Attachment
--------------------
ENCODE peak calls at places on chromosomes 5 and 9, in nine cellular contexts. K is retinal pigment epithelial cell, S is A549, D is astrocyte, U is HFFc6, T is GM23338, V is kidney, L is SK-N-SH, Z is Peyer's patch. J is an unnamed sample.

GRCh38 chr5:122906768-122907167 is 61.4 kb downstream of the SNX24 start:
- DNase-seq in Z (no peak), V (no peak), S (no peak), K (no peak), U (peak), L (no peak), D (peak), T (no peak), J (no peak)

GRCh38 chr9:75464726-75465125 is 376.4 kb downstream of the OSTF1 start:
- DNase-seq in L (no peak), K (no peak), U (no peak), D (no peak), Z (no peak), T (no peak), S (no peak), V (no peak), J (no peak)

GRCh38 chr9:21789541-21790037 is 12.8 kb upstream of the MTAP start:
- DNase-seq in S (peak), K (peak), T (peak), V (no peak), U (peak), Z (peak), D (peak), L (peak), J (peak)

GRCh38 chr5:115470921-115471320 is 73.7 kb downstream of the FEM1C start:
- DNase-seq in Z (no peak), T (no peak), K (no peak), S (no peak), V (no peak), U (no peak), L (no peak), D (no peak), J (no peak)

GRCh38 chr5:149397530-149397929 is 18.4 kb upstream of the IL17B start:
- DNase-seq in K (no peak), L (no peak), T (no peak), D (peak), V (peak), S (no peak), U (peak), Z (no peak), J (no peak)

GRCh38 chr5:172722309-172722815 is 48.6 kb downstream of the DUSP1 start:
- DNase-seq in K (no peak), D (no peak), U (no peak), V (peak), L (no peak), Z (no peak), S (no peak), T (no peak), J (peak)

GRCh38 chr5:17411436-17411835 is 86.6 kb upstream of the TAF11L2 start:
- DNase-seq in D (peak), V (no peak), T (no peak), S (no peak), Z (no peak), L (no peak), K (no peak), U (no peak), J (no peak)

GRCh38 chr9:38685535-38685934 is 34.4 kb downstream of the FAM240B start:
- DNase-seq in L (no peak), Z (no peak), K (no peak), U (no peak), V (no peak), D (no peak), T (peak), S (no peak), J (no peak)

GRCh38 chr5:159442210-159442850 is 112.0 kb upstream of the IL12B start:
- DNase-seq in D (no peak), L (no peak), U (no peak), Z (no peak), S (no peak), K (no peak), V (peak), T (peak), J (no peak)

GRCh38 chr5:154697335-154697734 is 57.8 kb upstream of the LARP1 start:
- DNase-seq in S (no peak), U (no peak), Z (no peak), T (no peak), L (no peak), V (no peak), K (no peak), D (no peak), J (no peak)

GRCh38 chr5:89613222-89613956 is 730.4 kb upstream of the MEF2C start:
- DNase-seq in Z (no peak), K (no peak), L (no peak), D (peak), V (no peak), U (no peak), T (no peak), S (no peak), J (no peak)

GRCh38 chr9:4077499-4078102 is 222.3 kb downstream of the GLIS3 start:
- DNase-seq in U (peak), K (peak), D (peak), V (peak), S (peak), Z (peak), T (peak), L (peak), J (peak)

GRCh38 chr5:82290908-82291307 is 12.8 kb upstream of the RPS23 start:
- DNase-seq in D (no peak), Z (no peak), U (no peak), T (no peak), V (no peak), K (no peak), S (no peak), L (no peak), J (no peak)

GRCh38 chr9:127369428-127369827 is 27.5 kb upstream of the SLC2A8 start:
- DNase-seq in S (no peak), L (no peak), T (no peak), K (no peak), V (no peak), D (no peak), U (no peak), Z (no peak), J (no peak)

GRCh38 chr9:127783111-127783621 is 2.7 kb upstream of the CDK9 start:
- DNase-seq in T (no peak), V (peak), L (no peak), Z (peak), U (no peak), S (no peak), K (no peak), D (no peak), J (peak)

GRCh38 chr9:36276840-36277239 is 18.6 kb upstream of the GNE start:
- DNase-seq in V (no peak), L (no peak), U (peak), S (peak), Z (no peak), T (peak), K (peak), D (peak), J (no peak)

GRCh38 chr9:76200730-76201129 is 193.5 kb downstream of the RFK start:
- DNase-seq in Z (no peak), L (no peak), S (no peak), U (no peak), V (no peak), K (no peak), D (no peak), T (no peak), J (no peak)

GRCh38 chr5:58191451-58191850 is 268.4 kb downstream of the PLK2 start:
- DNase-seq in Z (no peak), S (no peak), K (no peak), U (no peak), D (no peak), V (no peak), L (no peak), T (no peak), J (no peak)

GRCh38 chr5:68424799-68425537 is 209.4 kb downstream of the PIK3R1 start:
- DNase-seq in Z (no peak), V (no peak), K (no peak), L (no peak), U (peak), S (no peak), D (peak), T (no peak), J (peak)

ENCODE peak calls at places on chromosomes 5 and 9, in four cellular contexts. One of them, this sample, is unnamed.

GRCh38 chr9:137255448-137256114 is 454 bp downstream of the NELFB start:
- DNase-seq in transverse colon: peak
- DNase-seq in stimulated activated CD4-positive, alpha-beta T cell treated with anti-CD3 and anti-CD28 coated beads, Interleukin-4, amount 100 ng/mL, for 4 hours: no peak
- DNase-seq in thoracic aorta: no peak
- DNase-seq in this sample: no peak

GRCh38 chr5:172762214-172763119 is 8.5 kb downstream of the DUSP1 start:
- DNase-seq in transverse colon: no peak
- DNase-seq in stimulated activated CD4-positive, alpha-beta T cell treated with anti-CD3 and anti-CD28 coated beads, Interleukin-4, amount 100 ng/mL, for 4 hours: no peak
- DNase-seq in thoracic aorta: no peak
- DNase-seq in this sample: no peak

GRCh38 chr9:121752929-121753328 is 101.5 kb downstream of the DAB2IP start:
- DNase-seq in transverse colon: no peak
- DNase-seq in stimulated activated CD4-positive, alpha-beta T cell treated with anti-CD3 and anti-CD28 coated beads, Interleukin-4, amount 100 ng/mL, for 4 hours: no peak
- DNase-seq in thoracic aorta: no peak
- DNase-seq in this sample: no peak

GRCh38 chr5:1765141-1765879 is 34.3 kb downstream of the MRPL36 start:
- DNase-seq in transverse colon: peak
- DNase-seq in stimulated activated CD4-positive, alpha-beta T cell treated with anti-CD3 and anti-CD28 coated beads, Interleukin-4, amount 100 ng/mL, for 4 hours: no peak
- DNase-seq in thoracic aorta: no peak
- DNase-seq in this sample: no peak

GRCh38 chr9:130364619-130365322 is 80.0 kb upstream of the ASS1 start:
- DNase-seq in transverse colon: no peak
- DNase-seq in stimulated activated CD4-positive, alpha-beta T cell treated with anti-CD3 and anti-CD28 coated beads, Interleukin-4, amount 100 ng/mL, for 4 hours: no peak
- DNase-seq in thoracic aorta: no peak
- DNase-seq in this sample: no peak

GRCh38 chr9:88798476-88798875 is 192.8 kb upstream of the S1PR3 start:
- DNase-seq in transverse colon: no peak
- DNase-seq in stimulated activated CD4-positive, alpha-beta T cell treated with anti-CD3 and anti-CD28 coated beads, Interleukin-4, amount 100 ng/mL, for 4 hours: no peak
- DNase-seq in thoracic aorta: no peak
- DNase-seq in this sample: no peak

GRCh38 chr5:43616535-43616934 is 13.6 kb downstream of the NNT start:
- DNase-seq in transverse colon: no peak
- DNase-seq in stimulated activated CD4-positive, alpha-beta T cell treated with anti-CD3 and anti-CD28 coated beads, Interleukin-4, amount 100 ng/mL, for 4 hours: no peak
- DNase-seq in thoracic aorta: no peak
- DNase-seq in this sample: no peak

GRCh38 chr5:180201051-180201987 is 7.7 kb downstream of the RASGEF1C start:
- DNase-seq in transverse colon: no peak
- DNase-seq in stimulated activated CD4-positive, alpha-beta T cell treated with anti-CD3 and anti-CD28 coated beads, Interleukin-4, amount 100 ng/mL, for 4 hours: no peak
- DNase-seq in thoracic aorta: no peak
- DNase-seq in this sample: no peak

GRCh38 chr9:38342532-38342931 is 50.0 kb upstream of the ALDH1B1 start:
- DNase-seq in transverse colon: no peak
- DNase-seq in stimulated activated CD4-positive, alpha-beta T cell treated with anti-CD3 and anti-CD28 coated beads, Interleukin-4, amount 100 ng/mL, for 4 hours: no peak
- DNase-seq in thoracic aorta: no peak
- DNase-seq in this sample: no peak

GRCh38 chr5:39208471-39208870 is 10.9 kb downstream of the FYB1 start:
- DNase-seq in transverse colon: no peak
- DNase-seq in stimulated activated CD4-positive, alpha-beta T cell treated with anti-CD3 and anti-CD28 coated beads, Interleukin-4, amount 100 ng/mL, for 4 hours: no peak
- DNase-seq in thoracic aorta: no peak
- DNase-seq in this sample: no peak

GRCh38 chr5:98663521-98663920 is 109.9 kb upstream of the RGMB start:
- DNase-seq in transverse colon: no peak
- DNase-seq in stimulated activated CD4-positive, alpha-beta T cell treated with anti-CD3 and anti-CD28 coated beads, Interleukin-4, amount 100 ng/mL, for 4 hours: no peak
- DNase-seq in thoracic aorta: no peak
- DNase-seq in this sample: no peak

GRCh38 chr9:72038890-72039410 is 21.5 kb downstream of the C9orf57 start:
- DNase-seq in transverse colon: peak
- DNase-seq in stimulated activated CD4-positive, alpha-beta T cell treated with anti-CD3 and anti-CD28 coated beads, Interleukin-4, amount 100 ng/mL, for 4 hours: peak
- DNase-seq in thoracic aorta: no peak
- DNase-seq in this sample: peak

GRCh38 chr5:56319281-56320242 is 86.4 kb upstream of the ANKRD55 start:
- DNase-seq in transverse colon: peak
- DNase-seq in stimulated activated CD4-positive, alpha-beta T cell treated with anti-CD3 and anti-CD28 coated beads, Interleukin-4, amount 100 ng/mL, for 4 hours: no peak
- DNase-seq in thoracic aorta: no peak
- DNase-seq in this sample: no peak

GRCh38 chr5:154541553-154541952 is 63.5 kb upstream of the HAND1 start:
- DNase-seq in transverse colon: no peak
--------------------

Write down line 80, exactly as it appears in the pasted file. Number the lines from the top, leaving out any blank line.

- DNase-seq in this sample: no peak